Tuesday, November 19, 2013

Go big or go Home

We have all been in line at our local fast food restaurant behind a person that it ordering way more food than they should be. The customer supersizes their burger, their fries, and their drink as well. Why are Americans so obsessed with supersizing their food, even if they did not intend to do so before walking up to the fast food counter? One reason why people do this is because product size is seen as a signal of status. This is especially true in lower socioeconomic communities, which coincidentally is where most unhealthy fast food restaurants are found. Over the last 20 years drinks have increased in size by 52%, Mexican food by 27%, and hamburgers by 23%. These are just a couple of examples of the most common items that American consumers go out and buy.


First of all, we will observe how humans have a need for status and how it affects the way we consume products. A need for status is often referred to as "the motive to attain respect or admiration by others." Humans often search for status because higher status generally leads to greater social and individual benefits. Everybody enjoys getting perks that other people are not getting. Even research on animals has determined that those animals with higher status have greater access to food, over the lower status animals. It sounds as if status is found not only among humans, but in the animal kingdom as well.

Studies show that even mundane products that are not generally associated with status are still used to signal status. In an experiment, people were told to choose different size products, such as pizza, coffee, and smoothies. The same people were then told to determine other people's characteristics based on their decision. Results showed that people that chose the largest product were seen as having a higher status than those who chose the smaller options. However, non status dimensions, such as honesty, niceness, and attractiveness, were not determined based on the choice they made.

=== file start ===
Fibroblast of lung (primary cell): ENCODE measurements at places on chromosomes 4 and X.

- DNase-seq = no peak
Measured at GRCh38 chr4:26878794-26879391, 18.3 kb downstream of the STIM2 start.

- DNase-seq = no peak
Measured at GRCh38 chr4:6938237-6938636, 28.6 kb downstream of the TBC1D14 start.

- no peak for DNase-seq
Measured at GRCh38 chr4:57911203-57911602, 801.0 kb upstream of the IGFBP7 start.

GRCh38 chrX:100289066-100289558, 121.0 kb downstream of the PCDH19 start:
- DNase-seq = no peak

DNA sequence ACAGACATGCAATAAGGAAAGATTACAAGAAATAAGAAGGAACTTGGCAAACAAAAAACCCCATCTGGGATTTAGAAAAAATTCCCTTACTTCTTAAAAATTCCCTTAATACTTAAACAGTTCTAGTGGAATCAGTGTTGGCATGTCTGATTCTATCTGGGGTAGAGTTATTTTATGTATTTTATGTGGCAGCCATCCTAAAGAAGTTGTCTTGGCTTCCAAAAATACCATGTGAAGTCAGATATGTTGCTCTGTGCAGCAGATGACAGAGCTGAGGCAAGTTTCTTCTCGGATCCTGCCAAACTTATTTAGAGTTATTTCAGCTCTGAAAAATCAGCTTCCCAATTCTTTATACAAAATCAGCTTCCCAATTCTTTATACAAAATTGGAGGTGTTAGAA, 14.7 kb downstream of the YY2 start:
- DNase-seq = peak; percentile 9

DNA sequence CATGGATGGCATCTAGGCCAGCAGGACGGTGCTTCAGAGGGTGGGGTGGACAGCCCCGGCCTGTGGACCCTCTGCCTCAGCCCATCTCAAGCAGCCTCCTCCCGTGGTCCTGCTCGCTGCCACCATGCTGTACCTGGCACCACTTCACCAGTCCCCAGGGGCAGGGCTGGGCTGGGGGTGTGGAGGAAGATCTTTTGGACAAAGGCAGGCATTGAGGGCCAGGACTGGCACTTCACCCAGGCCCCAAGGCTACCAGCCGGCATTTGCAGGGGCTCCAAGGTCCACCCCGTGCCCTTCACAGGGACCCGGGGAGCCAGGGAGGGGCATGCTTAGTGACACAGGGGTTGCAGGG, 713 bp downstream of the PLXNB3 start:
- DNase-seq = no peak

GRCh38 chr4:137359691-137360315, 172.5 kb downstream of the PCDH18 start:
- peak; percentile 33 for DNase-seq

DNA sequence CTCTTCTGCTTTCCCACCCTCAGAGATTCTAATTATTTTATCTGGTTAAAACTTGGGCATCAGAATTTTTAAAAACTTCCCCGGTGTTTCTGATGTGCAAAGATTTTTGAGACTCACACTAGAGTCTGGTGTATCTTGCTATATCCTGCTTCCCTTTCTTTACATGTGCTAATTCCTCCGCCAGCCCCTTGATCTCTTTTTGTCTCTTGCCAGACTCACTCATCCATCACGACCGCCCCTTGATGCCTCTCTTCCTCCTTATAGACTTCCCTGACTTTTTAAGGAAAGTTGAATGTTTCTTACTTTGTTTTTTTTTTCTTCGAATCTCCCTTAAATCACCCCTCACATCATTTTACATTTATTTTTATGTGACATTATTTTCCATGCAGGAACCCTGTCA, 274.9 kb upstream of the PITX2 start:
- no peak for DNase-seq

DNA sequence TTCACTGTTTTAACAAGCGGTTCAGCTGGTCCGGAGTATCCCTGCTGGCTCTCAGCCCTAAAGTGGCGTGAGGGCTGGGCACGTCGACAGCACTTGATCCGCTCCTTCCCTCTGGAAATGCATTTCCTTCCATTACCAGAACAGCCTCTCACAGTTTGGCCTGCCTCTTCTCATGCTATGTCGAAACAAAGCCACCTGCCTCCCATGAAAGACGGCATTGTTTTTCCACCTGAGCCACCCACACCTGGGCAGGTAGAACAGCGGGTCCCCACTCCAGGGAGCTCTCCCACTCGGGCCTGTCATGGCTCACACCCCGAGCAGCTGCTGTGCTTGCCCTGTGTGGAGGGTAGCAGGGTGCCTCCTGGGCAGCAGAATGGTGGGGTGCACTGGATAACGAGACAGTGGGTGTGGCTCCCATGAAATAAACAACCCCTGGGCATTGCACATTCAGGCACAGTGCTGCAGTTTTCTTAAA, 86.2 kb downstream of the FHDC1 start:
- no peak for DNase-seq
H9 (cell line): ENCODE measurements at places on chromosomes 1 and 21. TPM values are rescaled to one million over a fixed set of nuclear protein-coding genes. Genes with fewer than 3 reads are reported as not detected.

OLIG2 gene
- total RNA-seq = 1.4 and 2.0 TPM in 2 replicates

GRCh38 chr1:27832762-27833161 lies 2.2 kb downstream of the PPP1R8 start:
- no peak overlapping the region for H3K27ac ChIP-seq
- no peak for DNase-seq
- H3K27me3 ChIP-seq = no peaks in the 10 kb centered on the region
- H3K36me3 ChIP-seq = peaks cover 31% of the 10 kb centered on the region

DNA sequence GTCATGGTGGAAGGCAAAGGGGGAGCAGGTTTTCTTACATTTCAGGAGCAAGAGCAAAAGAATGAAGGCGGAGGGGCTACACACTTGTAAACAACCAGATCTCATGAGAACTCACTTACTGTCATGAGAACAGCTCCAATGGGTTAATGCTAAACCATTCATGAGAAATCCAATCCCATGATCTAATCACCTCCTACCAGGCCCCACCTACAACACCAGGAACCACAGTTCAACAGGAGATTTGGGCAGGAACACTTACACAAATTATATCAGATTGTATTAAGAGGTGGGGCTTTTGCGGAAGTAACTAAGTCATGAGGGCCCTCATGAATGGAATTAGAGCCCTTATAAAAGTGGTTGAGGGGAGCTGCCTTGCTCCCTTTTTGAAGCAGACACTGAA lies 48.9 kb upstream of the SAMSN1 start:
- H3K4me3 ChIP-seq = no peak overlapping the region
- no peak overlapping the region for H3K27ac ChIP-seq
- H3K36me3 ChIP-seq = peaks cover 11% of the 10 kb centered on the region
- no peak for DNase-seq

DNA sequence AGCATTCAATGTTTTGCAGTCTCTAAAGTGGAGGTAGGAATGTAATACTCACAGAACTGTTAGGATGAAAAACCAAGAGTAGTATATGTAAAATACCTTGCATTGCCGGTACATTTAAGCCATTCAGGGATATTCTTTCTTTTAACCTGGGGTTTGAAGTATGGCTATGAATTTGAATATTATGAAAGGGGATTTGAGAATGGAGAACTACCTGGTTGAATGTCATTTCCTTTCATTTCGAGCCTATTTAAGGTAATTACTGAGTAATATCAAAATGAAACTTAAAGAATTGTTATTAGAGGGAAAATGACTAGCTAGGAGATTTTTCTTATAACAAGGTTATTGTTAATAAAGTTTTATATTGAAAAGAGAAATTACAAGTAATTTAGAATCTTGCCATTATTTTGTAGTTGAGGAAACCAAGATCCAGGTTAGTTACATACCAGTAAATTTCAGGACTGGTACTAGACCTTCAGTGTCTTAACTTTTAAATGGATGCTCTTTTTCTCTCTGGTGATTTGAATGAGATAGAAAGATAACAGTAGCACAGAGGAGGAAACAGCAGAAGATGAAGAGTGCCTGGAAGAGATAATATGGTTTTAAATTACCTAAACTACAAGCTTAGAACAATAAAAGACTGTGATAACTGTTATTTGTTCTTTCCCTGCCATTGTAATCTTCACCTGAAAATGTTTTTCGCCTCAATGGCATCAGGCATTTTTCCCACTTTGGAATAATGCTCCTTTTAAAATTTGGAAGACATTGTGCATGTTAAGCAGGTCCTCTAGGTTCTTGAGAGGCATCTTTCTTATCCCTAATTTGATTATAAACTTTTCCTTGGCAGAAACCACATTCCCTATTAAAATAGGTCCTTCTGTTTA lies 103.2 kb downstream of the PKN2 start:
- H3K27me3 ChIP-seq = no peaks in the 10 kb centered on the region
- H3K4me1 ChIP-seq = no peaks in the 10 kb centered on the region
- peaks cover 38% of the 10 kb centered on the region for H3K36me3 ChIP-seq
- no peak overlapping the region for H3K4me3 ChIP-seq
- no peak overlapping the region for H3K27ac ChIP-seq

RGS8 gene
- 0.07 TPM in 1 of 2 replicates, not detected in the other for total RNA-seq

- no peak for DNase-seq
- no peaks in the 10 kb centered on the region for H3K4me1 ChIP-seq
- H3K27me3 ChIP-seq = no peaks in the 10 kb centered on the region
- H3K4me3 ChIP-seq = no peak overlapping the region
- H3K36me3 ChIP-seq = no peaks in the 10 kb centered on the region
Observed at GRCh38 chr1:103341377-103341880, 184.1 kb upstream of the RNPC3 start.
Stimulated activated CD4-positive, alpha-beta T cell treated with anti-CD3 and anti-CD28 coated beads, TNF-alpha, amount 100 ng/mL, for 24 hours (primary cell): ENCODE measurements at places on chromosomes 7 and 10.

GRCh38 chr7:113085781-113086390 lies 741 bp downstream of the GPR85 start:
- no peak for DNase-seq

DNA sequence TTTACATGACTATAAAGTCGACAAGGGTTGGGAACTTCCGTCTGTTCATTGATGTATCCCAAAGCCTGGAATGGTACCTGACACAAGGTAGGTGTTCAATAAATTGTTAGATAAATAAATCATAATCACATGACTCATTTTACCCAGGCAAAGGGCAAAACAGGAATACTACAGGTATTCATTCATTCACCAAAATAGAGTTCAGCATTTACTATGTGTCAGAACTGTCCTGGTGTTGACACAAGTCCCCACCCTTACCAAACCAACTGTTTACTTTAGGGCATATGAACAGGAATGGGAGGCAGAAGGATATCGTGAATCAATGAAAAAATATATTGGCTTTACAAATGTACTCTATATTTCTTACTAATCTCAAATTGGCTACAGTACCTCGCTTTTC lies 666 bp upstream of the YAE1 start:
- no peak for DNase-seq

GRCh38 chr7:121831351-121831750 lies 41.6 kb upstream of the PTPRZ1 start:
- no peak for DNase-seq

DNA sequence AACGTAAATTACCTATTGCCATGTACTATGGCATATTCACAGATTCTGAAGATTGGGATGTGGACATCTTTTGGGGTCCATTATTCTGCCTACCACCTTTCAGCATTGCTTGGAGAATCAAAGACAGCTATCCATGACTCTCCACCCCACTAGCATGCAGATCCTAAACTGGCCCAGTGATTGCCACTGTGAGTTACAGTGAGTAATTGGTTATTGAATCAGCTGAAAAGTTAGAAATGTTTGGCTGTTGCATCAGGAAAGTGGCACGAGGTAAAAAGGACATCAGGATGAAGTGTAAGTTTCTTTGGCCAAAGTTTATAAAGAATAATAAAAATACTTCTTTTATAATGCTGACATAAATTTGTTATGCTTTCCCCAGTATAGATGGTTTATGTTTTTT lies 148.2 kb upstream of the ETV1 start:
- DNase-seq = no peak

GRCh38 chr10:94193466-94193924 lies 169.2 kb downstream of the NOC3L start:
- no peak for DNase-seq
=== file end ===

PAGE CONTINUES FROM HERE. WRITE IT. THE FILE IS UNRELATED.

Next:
Additional experiments determined that people who are generally powerless, or have very little power are more likely to choose the largest product in order to feel a sense of high status. Unfortunately, when discussing food, these choices often lead to weight gain which then leads to a lower status in the long run. A solution that is presented is to decrease size portions all-together. Consumers are inclined to choose a product that is larger than those that it is being compared to simply because it is the biggest of the products. By decreasing size portions altogether, Americans would still choose the biggest option, but it would not be as big as it is right now. Obesity will continue being an issue across the country until consumers make smarter decisions for themselves, because restaurants will not cut into their profits unless they absolutely have to.

Super Size Me: Product Size as a Signal of Status
David Dubois, Derek D. Rucker, and Adam D. Galinsky
Journal of Consumer Research , Vol. 38, No. 6 (April 2012), pp. 1047-1062
Article DOI: 10.1086/661890
Article Stable URL: http://www.jstor.org/stable/10.1086/661890

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